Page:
Founded by former ANC youth leader Julius Malema in 2013, the EFF won six percent of the vote in the 2014 general elections to become South Africa's third biggest party.

The EFF is promising to provide housing and jobs, radical economic reforms such as mine nationalization, the expropriation of land from whites without compensation, better education, more efficient police - and greater dignity for black South Africans.

Often Malema's campaign speeches are tinged with racist comments against whites.

"We're fighting to sit at the dinner table with you. White people, you will no longer eat alone. We're coming to sit at the dinner table and if you're refusing us, we're going to destroy that dinner table. No one is going to eat," warned Malema, speaking at a rally at the Orlando Stadium in Soweto on Sunday.

He was cheered by a sea of supporters wearing the party's red campaign color and red berets - the hallmark of the freedom fighters.

"We are not fighting against white people, we are fighting against white privilege, we are fighting against white arrogance," he screamed.

Malema also appealed to the youth to stay in school. "Your matric result is better than money - let it secure you a seat university. We want an educated nation," he said, rather than a nation with "millions on social grants."

Malema's message that is being received well by the jobless - 59 percent of all EFF voters are unemployed, studies say. But it's not necessarily convincing young people to turn out on Wednesday.

Counting on youth vote 'risky' for EFF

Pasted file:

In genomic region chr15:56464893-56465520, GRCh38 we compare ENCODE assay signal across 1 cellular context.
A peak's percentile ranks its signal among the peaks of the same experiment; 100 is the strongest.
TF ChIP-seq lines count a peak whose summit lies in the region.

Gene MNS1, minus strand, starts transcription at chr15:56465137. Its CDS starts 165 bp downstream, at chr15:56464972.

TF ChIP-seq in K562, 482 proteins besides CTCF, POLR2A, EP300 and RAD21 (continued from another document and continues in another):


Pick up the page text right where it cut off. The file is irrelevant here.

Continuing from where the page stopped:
Back in Boipatong, Lucky Mofokeng shrugs off Malema's promises.

"They want to convince young people like us but take everything force," he says, referring to EFF's calls for land expropriation without compensation for white farmers. (Recently, though, the ANC also adopted the cause to score points with voters disappointed with the flagging economy and continuing inequality.)

"Old people take the elections seriously but we [young people] only want peace and education," says Lucky.

Mpho Totsetsi sees the EFF as spending too much time criticizing the ANC rather than making its own policies.

"They are telling us the ANC can not give us jobs ... but they are not telling us what they can do for us. I don't know what the EFF stands for," Totsetsi says.

Pre-election polling indicates that the EFF will make significant gains on the 2014 elections, potentially reaching 14 percent of the vote.

"I think that the policies that the EFF are promising are very powerful. They speak to the needs of people," says Verne from the Nelson Mandela Foundation.

However, he points, the Democratic Alliance, the second largest opposition party, is also targeting these same voters.

And courting the youth vote is potentially a dicey policy.

"The youth does not really adhere to any party, they are interested in politics at the university and many choose only when they pay taxes," says Gareth van Onselen, the head of Politics and Governance at South Africa Institute for Race Relations.

"If EFF relies on this group, it's a risk."